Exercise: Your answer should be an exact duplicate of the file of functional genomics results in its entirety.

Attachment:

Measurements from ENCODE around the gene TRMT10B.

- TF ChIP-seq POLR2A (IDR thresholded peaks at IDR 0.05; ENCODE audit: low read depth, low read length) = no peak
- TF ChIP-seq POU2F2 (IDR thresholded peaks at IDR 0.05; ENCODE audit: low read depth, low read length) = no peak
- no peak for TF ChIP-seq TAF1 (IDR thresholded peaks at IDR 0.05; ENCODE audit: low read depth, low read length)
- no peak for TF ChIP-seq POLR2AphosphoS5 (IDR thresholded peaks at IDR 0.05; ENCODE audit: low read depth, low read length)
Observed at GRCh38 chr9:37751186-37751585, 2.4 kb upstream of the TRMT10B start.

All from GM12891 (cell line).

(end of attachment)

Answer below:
Measurements from ENCODE around the gene TRMT10B.

- TF ChIP-seq POLR2A (IDR thresholded peaks at IDR 0.05; ENCODE audit: low read depth, low read length) = no peak
- TF ChIP-seq POU2F2 (IDR thresholded peaks at IDR 0.05; ENCODE audit: low read depth, low read length) = no peak
- no peak for TF ChIP-seq TAF1 (IDR thresholded peaks at IDR 0.05; ENCODE audit: low read depth, low read length)
- no peak for TF ChIP-seq POLR2AphosphoS5 (IDR thresholded peaks at IDR 0.05; ENCODE audit: low read depth, low read length)
Observed at GRCh38 chr9:37751186-37751585, 2.4 kb upstream of the TRMT10B start.

All from GM12891 (cell line).